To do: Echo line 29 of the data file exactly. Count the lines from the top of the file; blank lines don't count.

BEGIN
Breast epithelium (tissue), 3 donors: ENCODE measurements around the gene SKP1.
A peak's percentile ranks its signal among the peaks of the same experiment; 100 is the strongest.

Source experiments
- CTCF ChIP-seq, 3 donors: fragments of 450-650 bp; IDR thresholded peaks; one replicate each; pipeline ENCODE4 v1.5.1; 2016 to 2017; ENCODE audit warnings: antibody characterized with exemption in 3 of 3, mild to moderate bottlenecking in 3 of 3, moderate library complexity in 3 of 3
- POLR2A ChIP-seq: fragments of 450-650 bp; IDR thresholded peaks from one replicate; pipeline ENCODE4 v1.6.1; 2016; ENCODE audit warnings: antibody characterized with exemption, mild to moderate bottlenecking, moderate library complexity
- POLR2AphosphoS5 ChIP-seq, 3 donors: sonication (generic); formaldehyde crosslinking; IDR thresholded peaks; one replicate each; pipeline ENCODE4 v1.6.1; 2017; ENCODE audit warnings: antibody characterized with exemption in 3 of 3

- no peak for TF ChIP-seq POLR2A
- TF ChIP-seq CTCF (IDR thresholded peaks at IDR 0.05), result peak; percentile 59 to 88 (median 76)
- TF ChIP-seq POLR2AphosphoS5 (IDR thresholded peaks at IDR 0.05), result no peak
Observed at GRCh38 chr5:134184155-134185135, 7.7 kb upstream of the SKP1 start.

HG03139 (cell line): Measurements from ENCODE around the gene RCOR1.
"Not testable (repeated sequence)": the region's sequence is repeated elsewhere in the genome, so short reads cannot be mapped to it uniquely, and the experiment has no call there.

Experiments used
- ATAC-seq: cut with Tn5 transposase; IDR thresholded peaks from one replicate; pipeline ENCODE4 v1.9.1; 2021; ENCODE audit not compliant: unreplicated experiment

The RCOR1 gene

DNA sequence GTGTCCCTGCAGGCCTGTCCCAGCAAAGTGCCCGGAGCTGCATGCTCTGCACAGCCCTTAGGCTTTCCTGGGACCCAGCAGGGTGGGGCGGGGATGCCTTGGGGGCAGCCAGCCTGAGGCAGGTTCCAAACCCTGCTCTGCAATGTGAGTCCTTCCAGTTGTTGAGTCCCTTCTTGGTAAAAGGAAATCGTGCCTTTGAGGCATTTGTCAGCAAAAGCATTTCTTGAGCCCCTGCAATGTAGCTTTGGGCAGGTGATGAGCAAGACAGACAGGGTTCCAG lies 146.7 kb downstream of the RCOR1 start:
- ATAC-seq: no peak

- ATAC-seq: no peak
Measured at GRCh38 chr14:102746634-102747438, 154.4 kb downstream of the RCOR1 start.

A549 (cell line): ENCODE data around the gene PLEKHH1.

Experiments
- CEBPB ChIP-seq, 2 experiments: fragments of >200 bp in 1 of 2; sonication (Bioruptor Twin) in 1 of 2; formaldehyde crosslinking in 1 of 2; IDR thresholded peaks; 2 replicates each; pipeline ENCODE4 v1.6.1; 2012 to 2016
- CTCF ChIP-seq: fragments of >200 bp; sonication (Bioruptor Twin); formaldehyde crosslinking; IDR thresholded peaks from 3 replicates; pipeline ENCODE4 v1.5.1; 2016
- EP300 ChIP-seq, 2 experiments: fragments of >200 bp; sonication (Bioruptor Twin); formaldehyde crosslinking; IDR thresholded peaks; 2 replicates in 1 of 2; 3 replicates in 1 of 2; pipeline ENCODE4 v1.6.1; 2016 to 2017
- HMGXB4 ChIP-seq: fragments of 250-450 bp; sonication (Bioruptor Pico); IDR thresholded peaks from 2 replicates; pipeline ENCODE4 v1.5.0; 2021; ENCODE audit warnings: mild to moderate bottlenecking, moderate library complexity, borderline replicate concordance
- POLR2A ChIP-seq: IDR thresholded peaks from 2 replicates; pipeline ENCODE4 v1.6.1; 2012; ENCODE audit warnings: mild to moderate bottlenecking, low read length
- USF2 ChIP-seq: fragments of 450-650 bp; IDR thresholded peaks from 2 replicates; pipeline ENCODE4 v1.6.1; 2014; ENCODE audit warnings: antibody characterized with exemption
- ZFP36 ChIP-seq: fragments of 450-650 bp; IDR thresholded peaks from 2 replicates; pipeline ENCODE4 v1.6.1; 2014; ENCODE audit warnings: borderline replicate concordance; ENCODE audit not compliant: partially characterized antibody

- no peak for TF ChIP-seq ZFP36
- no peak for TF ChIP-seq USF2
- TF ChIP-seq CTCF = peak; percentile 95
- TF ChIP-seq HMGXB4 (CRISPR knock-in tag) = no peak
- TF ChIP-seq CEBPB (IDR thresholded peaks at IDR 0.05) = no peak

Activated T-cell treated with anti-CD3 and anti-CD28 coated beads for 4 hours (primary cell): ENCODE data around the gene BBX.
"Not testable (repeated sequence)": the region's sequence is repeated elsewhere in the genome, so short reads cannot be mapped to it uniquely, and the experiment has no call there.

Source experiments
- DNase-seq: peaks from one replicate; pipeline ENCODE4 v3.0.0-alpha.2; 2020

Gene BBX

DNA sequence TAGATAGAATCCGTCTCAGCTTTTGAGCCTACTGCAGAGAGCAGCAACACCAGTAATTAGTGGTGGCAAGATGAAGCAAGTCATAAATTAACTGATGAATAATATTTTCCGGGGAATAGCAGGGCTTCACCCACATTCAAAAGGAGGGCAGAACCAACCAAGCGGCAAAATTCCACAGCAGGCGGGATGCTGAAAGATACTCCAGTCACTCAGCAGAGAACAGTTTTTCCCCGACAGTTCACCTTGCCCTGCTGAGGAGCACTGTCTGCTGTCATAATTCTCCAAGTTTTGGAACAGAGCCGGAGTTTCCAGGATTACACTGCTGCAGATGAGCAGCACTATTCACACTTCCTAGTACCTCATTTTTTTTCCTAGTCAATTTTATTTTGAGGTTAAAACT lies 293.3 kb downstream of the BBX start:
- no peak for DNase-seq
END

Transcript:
- no peak for TF ChIP-seq ZFP36